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Maternal HCV Infection Rates on the Rise in the United States

MAY 12, 2017 | SAMAR MAHMOUD, MS
The hepatitis C virus (HCV) chronically infects an estimated 2.7 to 3.9 million people in the United States. The virus is spread when a person comes into contact with HCV-infected blood, either through sharing needles for intravenous drug use or by being born to an HCV-positive mother. An article published in the Center for Disease Control and Prevention’s Morbidity and Mortality Weekly Report (MMWR) by lead investigator Stephen W. Patrick, MD, from the Vanderbilt University School of Medicine, examined the rates of maternal HCV infections in the United States, specifically in the state of Tennessee.

The study was prompted by recent data that demonstrated increased HCV infection rates among white adults who reside in non-urban areas and have a history of intravenous drug use. As of 2003, HCV infection became an item on birth certificates in the United States. The authors analyzed infant birth certificates to estimate the HCV infection rate among pregnant women in the United States. In addition to the birth certificates, the authors analyzed vital records from Tennessee, which include demographic data as well as data detailing concurrent infections.

Dr. Patrick and his colleagues found that between 2009 and 2014, there was an 89% increase in the prevalence of HCV among pregnant women. The highest rate was found in West Virginia, with approximately 22 babies born to HCV-infected mothers per 1000 live births. In Tennessee, there was a 163% increase in maternal HCV infection from 2009 to 2014.

When looking specifically at the demographics of infection in Tennessee, the authors noted that there was large variation between the 95 counties in Tennessee, with the highest rates of maternal HCV infection occurring in the Appalachian counties located in the eastern part of the state. Compared to women without HCV infection, women diagnosed with HCV during pregnancy were found to have an increased chance of being unmarried, having minimal prenatal care, smoking cigarettes, and having a high school education or less.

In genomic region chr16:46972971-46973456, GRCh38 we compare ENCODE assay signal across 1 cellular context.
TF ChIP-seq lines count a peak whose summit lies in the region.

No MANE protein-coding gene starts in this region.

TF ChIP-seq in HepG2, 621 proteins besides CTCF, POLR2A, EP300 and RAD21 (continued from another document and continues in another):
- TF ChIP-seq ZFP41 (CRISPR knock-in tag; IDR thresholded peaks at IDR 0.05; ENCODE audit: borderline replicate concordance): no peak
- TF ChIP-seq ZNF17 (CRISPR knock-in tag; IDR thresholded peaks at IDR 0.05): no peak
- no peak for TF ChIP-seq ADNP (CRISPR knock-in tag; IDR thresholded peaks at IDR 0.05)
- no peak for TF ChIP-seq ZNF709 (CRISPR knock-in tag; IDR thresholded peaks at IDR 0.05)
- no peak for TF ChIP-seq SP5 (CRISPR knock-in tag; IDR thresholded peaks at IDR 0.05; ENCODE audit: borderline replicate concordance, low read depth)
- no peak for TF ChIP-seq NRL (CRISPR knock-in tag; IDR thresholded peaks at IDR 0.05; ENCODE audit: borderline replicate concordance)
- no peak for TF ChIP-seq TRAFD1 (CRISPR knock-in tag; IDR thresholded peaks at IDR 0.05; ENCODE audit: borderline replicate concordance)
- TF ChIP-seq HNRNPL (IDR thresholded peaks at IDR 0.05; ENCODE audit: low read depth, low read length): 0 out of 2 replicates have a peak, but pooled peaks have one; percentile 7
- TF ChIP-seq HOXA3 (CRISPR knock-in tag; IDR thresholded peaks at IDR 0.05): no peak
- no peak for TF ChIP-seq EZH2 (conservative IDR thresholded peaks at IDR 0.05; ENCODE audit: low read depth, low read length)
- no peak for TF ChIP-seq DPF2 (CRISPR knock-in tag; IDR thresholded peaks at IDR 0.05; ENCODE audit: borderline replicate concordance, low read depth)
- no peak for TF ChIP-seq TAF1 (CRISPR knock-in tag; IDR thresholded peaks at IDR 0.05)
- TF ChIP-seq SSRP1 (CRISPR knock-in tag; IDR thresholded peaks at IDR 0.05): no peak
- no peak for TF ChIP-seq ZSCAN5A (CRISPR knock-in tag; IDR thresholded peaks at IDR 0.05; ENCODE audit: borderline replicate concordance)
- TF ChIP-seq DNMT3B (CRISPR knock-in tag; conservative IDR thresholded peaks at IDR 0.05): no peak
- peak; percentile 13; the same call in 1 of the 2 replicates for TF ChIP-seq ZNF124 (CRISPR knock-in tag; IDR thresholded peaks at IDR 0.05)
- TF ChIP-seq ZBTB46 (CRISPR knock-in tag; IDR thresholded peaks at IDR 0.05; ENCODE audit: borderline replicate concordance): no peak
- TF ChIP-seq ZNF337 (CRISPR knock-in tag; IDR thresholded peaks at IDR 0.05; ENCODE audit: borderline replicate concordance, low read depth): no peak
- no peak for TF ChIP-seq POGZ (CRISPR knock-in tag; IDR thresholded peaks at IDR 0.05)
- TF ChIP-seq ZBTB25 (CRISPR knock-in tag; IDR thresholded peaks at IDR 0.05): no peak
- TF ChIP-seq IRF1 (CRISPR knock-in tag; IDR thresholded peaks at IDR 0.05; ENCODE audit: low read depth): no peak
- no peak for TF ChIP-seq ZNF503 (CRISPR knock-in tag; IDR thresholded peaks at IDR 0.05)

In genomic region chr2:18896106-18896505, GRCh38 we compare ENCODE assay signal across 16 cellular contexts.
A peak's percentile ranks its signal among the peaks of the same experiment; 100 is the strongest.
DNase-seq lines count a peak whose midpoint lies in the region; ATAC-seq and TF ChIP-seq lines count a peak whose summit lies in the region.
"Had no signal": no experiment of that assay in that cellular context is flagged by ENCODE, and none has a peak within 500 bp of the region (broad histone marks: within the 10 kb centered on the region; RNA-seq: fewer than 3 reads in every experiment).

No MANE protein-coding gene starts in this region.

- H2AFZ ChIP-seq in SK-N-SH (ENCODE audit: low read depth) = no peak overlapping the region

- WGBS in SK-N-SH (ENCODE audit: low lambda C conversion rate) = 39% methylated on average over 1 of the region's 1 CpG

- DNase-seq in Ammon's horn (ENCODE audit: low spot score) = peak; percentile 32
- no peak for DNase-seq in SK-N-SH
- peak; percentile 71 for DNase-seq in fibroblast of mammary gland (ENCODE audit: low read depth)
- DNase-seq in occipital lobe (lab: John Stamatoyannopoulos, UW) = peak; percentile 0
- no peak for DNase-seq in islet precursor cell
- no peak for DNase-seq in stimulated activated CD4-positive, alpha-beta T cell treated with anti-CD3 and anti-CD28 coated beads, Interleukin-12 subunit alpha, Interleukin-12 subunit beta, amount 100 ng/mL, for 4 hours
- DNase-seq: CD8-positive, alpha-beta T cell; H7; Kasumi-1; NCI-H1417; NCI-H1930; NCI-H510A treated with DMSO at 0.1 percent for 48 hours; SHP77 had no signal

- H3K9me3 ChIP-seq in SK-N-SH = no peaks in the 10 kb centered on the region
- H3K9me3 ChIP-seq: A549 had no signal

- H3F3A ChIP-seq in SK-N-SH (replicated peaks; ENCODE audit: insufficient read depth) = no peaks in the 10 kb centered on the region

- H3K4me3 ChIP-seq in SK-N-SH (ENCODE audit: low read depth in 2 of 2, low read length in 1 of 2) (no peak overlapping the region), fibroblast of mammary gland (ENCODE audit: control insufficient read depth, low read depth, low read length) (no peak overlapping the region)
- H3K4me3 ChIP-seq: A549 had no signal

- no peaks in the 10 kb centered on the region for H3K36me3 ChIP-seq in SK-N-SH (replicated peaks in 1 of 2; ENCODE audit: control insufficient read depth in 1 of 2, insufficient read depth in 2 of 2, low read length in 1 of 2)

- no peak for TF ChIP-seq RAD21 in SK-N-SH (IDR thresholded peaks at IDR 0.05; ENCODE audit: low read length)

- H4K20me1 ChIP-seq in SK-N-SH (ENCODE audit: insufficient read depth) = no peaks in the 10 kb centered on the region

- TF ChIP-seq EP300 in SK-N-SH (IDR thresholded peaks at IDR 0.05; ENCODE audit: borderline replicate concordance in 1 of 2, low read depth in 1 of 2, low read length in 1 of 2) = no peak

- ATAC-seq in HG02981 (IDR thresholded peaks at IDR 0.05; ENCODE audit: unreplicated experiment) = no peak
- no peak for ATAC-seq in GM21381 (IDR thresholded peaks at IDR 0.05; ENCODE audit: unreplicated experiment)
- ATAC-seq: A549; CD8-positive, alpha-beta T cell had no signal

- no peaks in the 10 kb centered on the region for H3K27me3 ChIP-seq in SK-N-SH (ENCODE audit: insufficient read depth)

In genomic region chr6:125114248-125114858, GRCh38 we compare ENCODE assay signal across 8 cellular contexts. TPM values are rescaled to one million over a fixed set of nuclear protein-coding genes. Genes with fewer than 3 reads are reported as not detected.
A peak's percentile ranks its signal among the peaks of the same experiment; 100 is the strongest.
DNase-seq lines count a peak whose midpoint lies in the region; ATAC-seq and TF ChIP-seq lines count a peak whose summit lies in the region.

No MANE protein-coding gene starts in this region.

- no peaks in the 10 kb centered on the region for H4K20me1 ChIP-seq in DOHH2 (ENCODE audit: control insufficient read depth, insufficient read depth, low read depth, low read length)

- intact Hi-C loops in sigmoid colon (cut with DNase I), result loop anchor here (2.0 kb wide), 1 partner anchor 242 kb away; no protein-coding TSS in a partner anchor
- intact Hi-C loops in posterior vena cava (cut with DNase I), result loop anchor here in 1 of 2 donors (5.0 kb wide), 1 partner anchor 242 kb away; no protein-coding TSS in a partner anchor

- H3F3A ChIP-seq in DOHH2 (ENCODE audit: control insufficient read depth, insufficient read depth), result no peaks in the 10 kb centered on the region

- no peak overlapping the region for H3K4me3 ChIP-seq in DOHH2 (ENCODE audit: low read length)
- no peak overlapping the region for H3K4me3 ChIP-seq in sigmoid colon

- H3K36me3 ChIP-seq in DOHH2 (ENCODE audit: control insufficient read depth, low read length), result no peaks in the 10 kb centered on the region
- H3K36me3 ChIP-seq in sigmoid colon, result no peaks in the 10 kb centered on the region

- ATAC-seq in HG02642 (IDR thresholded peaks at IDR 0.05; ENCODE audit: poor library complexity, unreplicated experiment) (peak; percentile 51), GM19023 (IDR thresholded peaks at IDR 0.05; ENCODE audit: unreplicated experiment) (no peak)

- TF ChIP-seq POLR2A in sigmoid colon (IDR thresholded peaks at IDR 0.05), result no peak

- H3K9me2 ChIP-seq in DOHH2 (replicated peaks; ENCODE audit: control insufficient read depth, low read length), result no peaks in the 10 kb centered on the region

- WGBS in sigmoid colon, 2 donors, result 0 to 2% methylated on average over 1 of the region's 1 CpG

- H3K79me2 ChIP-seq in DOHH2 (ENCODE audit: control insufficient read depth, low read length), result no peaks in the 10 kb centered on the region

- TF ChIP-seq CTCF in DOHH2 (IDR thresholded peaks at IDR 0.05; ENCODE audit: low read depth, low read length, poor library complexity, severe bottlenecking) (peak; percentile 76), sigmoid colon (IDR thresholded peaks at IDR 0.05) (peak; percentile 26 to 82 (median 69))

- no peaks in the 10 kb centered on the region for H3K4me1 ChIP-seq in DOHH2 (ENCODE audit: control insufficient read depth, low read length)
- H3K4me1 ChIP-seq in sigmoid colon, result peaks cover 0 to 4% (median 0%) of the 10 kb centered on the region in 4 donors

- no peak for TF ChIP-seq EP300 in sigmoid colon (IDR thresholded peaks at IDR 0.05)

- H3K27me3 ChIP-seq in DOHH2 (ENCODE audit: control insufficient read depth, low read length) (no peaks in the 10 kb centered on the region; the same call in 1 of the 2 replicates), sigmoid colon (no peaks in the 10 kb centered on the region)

In addition, pregnant black women were found to have an 80% reduced chance to being diagnosed with HCV than pregnant white women. For pregnant Hispanic women, the odds were reduced by 70%. In terms of demographics, the authors found that HCV infection in pregnant women was three times higher in those from rural counties as opposed to large, metropolitan cities. Furthermore, having a concurrent HBV infection increased the odds 17-fold of being diagnosed with HCV.

To explain the observed increased rates of maternal HCV infection, the authors note that this trend coincides with increased heroin and prescription opioid use, particularly among pregnant women.

Although Dr. Patrick and his colleagues’ work details an increasing trend in HCV infection rates among pregnant women, there are some limitations to the study, including relying on accurate coding of birth certificates. However, the implications of this work are to shed light on the need for increased screening for HCV infection among women that may become pregnant as well as advocate for treatment options that could reduce transmission from an HCV-infected mother to her baby.
 
Samar Mahmoud graduated from Drew University in 2011 with a BA in Biochemistry and Molecular Biology. After two years of working in industry as a Quality Control Technician for a blood bank, she went back to school and graduated from Montclair State University in 2016 with an MS in Pharmaceutical Biochemistry. She is currently pursuing her PhD in Molecular and Cellular Biology at the University of Massachusetts at Amherst.
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